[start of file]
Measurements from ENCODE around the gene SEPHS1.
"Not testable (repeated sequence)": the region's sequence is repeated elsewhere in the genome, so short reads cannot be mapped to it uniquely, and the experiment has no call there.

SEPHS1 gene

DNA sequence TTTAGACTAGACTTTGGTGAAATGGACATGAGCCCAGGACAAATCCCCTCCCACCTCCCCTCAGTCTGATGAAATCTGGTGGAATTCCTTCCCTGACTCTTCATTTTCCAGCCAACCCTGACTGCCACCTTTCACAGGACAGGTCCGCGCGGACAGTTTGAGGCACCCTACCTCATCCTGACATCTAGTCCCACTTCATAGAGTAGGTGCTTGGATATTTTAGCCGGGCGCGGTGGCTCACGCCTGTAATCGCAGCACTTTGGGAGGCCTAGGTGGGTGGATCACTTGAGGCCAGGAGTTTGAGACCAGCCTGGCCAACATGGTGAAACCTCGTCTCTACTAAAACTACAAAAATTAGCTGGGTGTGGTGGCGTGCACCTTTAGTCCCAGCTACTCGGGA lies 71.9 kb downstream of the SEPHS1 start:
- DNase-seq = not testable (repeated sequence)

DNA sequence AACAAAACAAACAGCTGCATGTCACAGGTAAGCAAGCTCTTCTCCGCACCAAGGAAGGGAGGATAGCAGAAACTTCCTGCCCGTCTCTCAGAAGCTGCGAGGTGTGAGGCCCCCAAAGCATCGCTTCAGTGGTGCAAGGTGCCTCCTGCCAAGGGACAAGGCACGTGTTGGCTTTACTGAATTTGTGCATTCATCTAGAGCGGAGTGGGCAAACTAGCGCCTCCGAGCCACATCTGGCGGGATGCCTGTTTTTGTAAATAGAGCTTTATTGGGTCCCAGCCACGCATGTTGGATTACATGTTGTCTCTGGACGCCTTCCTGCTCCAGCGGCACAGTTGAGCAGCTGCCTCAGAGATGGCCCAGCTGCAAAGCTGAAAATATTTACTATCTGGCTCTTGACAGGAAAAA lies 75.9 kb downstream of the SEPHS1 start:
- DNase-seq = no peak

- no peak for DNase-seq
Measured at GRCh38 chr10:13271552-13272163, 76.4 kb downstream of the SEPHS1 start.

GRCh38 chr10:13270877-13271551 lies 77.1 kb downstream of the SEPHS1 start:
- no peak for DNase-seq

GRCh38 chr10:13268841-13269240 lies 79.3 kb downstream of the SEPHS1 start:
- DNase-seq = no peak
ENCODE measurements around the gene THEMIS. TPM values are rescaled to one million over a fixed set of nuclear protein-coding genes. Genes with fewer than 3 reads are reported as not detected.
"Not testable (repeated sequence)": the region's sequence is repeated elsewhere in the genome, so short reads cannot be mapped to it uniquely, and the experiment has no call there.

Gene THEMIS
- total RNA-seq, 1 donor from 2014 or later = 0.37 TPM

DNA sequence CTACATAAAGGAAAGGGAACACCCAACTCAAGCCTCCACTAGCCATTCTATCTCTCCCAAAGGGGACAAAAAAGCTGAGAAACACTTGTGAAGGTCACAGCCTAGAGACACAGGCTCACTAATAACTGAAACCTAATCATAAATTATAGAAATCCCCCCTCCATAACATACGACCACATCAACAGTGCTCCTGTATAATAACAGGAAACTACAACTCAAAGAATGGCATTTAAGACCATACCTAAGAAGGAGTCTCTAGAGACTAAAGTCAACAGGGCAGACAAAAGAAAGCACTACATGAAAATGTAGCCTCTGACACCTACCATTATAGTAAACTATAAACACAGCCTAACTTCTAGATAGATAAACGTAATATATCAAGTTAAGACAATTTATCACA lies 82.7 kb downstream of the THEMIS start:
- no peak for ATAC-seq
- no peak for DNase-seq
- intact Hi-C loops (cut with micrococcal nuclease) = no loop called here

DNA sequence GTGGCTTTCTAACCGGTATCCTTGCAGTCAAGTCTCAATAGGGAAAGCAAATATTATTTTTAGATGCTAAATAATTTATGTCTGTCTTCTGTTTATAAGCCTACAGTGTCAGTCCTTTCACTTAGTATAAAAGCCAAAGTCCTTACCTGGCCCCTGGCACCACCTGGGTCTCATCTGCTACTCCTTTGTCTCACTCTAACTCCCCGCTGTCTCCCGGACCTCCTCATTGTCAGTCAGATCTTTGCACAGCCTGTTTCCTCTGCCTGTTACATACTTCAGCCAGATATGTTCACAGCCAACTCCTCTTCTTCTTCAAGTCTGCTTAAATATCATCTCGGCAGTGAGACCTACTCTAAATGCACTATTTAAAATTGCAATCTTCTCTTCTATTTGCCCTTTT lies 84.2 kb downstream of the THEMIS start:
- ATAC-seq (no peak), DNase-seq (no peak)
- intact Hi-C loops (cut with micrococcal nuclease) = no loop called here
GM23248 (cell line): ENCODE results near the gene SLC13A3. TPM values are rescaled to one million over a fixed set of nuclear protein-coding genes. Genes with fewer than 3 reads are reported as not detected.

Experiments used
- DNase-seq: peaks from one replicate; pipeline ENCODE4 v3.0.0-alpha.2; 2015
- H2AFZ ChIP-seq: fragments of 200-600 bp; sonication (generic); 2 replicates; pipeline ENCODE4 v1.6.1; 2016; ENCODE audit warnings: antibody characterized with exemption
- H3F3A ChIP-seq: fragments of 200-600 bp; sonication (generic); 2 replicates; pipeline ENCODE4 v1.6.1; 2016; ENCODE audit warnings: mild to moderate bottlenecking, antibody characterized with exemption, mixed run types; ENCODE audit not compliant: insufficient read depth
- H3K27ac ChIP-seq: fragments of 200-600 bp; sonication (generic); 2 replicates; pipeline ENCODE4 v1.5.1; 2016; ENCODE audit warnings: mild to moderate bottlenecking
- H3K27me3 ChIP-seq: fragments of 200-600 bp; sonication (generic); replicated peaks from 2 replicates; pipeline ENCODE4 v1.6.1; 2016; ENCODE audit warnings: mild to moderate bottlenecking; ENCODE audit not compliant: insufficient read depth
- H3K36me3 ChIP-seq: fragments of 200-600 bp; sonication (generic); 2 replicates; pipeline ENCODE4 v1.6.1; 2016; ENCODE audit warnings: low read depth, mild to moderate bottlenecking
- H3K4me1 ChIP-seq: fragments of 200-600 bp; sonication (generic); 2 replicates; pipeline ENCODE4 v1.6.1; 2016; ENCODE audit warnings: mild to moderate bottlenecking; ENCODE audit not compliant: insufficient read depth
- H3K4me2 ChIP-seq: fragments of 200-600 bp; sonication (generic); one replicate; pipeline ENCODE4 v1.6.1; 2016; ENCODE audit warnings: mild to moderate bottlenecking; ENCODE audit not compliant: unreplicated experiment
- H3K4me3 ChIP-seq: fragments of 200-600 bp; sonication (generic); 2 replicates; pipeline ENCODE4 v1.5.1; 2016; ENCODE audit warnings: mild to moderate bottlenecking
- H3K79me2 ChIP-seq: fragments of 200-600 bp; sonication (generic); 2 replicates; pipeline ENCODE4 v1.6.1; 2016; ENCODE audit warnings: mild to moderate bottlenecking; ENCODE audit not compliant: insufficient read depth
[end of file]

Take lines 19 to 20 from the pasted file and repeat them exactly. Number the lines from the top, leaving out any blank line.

- no peak for ATAC-seq
- no peak for DNase-seq